1-minute Mesoscale Domain Sector GOES-17 (GOES-West) Night Fog brightness temperature difference (BTD) and “Red” Visible (0.64 µm) images (above) showed the nighttime and daytime signature of a fog/stratus layer that had persisted throughout much of the Snake River Basin in southern Idaho on 29 December 2020. Some sites along the Interstate 84 corridor were reporting freezing fog — and the surface visibility was restricted to less than 1/4 mile at times in Boise (KBOI).

During the preceding nighttime hours, the extent of fog/stratus cloud within the Basin was well-illuminated by a nearly-full Moon (which was in the Waxing Gibbous phase, at 99% of Full) as seen in a Suomi NPP VIIRS image at 0856 UTC (below).

Suomi NPP VIIRS Day/Night Band (0.7 µm) image [click to enlarge]

Suomi NPP VIIRS Day/Night Band (0.7 µm) image [click to enlarge]

GOES-17 IFR Probability fields are now being created for Alaska

October 15th, 2020 |

GOES-17 IFR Probability fields over Anchorage AK and surroundings, 0200 – 1300 UTC on 15 October 2020 (Click to animate)

CIMSS is now producing IFR Probability fields (and Low IFR Probability, Marginal VFR Probability, and Cloud Thickness fields) using GOES-17 data.  (Recall that GOES-16 IFR Probability fields  are now produced by NOAA/NESDIS and are distributed via the Satellite Broadcast Network (SBN) to National Weather Service Forecast Offices.  GOES-16, however, does not view Alaska).  GOES-17 fields will presently be available via an LDM pull.  NOAA/NESDIS will likely start processing the fields in 2021.

The animation above shows IFR Probability fields today over the Anchorage region.  The animation is preceded by a view of the topographic features, and IFR conditions on 15 October seem centered on topographic features.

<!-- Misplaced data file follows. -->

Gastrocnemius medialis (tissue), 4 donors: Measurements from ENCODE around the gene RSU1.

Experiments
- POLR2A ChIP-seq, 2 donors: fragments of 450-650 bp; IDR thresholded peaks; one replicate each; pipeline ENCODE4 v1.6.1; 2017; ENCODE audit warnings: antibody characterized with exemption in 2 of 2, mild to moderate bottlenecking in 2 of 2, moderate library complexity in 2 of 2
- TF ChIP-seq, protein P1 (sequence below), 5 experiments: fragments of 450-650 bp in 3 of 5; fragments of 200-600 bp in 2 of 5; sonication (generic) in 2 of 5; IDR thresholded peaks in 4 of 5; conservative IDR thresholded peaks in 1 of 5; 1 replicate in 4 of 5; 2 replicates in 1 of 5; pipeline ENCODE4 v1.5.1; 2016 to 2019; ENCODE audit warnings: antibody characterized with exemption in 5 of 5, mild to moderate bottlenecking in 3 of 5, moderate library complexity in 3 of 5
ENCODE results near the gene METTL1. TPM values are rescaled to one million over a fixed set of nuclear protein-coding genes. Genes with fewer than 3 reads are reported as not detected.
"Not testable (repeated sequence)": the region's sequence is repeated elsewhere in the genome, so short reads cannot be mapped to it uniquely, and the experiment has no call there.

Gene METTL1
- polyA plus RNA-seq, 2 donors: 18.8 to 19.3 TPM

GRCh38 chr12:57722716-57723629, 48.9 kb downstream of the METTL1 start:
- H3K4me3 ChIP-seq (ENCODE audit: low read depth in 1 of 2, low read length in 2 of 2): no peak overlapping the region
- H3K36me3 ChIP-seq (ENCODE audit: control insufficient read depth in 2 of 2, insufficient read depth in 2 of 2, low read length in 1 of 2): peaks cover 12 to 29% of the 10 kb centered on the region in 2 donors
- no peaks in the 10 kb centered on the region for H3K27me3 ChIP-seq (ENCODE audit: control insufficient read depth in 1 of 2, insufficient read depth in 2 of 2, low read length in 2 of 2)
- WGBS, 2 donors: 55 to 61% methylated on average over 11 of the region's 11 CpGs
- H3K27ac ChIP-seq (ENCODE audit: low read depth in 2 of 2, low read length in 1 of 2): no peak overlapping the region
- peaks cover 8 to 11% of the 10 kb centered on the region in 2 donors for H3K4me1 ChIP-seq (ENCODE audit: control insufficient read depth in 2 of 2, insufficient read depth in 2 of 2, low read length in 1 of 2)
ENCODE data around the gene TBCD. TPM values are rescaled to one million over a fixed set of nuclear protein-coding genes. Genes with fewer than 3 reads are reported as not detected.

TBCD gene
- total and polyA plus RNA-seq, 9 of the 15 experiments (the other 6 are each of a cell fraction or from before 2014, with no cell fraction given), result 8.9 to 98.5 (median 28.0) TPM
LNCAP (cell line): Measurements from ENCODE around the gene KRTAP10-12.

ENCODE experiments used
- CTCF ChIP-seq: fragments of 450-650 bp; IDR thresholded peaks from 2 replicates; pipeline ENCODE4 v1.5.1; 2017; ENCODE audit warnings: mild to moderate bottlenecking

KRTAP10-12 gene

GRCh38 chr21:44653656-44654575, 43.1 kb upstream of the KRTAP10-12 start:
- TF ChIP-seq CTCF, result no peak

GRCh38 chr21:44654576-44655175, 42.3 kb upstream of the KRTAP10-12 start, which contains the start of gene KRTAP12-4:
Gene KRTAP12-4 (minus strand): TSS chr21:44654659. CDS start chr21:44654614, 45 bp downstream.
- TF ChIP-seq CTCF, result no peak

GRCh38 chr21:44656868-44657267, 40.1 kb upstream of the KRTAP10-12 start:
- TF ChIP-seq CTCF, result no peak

GOES-17 can view the North Slope of Alaska.  This location is quite far from the GOES-17 sub-satellite point, so resolution is degraded from the nadir 2-km views. However, regions of likely IFR conditions are easily tracked (Again, the animation is preceded by topography), with a large region between the Arctic Ocean and the high terrain of the Brooks Range.

GOES-17 IFR Probability fields over northern Alaska, 0200 -1300 UTC, 15 October 2020 (Click to animate)

 

GOES-17 views of Alaska southeast, below show probabilities of low clouds and reduced visibility. As over other regions of Alaska today, highest probabilities are over high terrain. GOES-17 IFR Probability for the PACUS domain is available at this website. Work is ongoing to insert IFR Probability (from GOES-16 and GOES-17) into Real Earth.

GOES-17 IFR Probability fields over Alaska Southeast, 0200 -1400 UTC, 15 October 2020 (Click to animate)

GOES-17 fields contain artifacts in the form of horizontal stripes that can be traced to the poorly-functioning Loop Heat Pipe on GOES-17.  GOES-17 is now in a reduced-scanning mode between 0600 and 1200 UTC to enhance the ability of the satellite to shed excess heat:  fewer Mesoscale sectors are scanned, full disk sectors are not as frequent (every 15 minutes instead of every 10), and the ‘PACUS’ sector is not scanned.  This scanning strategy will continue through the end of October.


The Forecast Decision Training Division has a Quick Guide on IFR Probability fields here.  A 20-minute YouTube video explaining the product is here.